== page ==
I still love this piece from a former student of my journalism class at Tsinghua University who went by the name Patrick.
Bear with it, it’s a strange little essay but it lasts. I see something new these many years later. At the time (this was 1999) Patrick’s writing was considered too “influencing” as one Tsinghua official put it. The piece was ripped off our bulletin board and I had to shut down our student publication.
It wasn’t much to shut down anyway, just telling our class– okay, that’s it. No more paper guys. Thanks. We only got one issue out and this was by far the star feature. I wonder if this would raise any eyebrows today? I wonder where Patrick is today?
ON MAY 4
One Student’s Musings on The Mood among students at Beijing University
IN THE DORM
CHE GUEVARA, from April 12 to May 14, 7:15 pm, Beijing People’s Theatre, 20 RMB—A big, red poster on the door greets me first before I enter the room. My friend, a junior Chinese Language major, is still sleeping at 10:00 am on what is both National Youth’s Day and Beida’s Day. Beside the pillow is an open book: The Unbearable Lightness of Being.
“Wake up, it’s 12 o’clock, it’s me! Did you finish the survey?” I cried.
“Whiiiich?” He manages to open one eye, “Oops! Let me think…yeah… there they are, on the computer. Don’t let those CDs fall.”
“Thanks. By the way, how many took it? What are they? When?”
“The eve of May 1, brought it to my fellows in the drama society—hope they were sober then—around 30 pigs, all from different walks of life on campus. Piece of advice: don’t think too much of a survey here.”
“I knew it. Homework, not paid. Lunch together?”
“Don’t like showing around. You may go to Triangle Field, ads and gossips there. The anniversary ceremony is over. In the afternoon there is a lecture on the WTO by Li Yining (Head of the school of business). Evening will be show or something. You know Gong Li (famous actress) is to study here? If I gave her a test on Chinese…”
“Why don’t you go out and see?”
“Kitsch, you know, it’s all an unbearable sack of kitsch!”
BY THE UNFAMED LAKE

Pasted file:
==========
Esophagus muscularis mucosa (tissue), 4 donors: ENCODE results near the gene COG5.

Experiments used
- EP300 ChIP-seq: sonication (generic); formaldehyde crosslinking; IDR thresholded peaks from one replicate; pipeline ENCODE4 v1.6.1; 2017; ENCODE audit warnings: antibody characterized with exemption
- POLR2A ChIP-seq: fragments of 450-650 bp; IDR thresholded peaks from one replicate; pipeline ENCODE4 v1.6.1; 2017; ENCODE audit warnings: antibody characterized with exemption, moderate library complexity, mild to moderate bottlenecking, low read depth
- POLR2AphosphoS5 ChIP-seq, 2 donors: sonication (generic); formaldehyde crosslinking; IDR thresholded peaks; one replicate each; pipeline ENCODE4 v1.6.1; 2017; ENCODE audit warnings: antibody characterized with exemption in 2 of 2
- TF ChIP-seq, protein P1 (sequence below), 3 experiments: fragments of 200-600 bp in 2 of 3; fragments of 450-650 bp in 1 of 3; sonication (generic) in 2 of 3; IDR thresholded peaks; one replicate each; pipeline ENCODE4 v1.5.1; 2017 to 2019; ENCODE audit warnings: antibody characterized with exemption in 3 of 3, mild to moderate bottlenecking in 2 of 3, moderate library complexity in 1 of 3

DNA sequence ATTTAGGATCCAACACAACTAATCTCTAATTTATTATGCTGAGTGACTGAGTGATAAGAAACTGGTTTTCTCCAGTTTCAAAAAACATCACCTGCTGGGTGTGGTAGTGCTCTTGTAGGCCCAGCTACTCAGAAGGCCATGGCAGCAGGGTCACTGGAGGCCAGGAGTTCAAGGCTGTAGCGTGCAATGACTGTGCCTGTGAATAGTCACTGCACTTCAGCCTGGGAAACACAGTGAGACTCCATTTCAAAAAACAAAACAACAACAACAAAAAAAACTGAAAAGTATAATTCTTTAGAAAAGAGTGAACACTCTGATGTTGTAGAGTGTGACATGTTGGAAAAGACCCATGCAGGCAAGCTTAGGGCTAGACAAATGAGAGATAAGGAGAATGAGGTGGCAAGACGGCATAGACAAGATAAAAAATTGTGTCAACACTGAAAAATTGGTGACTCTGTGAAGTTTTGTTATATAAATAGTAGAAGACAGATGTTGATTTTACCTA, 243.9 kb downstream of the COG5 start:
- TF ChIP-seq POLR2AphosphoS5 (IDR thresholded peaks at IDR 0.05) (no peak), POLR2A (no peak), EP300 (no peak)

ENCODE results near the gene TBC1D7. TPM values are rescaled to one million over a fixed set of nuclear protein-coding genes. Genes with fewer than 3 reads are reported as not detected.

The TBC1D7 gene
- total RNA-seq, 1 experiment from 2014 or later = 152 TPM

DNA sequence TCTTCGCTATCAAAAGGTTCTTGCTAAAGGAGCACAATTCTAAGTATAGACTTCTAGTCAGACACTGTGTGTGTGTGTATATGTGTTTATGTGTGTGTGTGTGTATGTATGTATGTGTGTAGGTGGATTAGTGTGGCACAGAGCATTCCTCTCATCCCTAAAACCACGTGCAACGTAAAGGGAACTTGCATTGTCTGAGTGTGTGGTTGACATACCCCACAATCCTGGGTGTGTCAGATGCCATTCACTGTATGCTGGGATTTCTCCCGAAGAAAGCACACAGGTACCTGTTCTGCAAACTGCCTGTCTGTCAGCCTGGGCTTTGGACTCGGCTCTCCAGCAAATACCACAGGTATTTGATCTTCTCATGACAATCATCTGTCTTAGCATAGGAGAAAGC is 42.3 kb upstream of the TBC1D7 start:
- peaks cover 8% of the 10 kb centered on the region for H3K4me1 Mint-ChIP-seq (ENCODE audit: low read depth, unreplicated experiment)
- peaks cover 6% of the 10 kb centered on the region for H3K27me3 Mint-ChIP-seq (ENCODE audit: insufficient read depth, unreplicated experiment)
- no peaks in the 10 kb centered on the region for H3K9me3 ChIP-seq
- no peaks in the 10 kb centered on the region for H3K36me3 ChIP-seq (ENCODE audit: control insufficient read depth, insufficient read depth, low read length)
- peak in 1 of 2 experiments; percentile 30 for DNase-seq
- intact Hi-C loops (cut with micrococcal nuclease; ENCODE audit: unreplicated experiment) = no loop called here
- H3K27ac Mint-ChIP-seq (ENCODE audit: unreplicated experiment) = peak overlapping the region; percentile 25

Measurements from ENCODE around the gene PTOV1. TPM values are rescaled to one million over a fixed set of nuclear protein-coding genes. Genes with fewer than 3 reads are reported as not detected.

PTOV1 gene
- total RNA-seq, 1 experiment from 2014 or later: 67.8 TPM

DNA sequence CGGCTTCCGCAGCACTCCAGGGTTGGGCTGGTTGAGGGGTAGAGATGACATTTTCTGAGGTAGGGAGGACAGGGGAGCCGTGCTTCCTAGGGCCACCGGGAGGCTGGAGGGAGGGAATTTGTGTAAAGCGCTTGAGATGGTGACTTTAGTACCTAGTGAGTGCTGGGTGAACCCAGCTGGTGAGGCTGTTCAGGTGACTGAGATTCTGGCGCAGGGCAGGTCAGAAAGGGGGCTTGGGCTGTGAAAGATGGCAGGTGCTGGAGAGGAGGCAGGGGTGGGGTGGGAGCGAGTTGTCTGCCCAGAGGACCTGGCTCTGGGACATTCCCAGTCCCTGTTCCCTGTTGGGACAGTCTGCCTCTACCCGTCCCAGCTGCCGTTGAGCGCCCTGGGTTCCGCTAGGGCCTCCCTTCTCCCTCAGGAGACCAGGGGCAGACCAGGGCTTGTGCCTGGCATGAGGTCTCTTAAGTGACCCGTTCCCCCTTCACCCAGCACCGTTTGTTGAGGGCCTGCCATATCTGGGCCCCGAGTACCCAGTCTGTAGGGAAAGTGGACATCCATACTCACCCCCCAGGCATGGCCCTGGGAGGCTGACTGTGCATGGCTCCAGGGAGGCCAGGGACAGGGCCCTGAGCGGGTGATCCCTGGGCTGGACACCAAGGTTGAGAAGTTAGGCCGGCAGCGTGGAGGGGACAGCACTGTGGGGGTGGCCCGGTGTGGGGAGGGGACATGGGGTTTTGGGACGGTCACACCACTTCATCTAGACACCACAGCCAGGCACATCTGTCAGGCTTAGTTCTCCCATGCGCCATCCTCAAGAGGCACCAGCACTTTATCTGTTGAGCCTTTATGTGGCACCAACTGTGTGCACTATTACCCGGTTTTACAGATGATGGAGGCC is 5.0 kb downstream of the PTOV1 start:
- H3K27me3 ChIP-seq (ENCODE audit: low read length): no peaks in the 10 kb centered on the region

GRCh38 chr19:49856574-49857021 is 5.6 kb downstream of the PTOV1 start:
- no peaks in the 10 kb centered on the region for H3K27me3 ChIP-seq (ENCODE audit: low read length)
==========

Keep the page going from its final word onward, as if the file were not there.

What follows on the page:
Weiming Hu, or the Unfamed Lake, is synonymous with the famous Peking University. It is marked with newly renovated benches and lights, pilgrims of all ages with cameras. Only the water is quite and still. The lake is beautiful, but I have an obscure sense of disinclination. Why?
I appreciate the name: unfamed. However, when two years ago Bill Clinton gave a speech here, several students won fame by asking challenging, tough questions; when one year ago the Chinese embassy was bombed, hundreds of students won fame by demonstrating before the US embassy.
Did they win fame for things or did they do things for fame? After all, the beauty of the lake belongs to the quite and still water!
THE ALLIED TROOPS OF EIGHT COUNTRIES
At 5:00 pm, I decide to end my humble experience in Beijing University. A paradox stretches out before me: how can I describe both the apathetic and showy campus? What the hell conclusion can I draw from the doomed survey? Did I choose the wrong date?
By the south gate, eight students catch my attention. They all ride bicycles, looking dusty and tired.
“Um…comrades, may I ask where you have been?” My last piece of curiosity prompts me.
“You should ask where we are from.” One short guy says. The other seven laugh.
“You’re not Beijing University students?” I’m puzzled.
“Beijing University? Never heard of it. We’re the allied troops of eight imperialistic countries: Britain, America, Germany, France, Russia, Japan, Italy, Austria. You know us?” They laugh even louder.
“A hundred years ago?”
“You’re gonna plunder and set fire here, huh? No way unless you ride over my body!” I laugh too. “So where on earth did you go by bicycle?”
“We went to Tanggu Fort. It’s the place where the allies had landed. Then we rode eleven hours straight, following the old way up here. So far, you’re the first Boxer we’ve encountered. Which department are you in?”
“Sorry, I’m not of Beijing University. Are you of the history department?”
“Sorry, the physics.”
Riding back on Tsinghua campus, I sense something different. It is the trees. I find in Tsinghua the trees are often grouped of the same height and kind, and are kept in good order. In Beijing University there seems to be no law among the trees, yet as a whole they look harmonic.
Beijing University students are complex individuals, neither demonstrating activists nor social apathetics focusing on their own dimensions. I should have known earlier that idolization often leads to reductionism.
In a bigger picture: the ideology of a central-powered China is different from that of a democratic America. For the latter, I might believe that a certain event will happen when a critical mass is reached, which was why I am inclined to survey and statistics. In Beijing University, as in China, a bunch of enlightened elites, or an abrupt tonic, is more decisive than the grass roots.
No putting up posters and no organizing public rallies does not equal no interests in or concerns about China’s progress as well as her humiliation. There are subtle ways by which actions can be developed and voiced, individually or collectively, without attracting negative admonition.